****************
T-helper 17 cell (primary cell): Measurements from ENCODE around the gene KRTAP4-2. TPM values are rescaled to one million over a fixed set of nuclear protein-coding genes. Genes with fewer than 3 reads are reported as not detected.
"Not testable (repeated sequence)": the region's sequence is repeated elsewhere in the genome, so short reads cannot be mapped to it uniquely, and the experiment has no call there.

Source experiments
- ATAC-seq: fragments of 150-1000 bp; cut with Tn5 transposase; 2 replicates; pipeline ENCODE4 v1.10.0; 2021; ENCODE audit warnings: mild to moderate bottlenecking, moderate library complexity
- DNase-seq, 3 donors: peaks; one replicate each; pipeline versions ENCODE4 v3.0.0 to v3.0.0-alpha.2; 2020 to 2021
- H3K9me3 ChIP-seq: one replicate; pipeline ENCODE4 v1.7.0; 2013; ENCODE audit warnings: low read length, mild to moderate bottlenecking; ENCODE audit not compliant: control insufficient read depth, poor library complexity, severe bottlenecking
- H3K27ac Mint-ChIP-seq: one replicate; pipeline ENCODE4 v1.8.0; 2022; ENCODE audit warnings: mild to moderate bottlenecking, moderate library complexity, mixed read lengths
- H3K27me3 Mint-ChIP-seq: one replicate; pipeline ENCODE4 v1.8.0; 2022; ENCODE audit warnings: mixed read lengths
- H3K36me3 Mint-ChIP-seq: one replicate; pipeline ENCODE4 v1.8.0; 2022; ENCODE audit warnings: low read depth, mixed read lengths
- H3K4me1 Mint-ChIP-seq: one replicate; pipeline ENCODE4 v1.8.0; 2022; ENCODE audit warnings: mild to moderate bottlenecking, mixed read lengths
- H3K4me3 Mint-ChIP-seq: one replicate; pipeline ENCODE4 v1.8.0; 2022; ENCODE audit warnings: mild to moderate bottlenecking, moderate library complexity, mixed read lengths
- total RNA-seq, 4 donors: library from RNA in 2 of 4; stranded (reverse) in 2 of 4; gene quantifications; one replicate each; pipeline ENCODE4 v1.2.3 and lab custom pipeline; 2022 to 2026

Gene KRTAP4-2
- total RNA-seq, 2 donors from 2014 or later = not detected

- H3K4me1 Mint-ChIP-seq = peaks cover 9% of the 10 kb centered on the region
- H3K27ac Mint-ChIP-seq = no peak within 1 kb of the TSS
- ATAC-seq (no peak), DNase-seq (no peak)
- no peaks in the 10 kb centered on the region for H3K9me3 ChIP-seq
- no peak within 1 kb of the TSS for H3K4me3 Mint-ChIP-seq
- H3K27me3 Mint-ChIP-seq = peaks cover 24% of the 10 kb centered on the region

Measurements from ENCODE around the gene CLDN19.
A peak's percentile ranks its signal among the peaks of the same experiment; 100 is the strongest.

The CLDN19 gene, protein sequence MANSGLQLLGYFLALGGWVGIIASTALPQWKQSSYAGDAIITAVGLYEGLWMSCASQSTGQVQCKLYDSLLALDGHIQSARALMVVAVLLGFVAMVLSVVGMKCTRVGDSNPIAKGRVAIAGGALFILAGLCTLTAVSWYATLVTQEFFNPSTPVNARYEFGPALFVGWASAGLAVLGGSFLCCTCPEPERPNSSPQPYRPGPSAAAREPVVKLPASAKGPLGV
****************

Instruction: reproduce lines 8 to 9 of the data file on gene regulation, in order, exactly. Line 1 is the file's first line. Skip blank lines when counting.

- H3K27me3 Mint-ChIP-seq: one replicate; pipeline ENCODE4 v1.8.0; 2022; ENCODE audit warnings: mixed read lengths
- H3K36me3 Mint-ChIP-seq: one replicate; pipeline ENCODE4 v1.8.0; 2022; ENCODE audit warnings: low read depth, mixed read lengths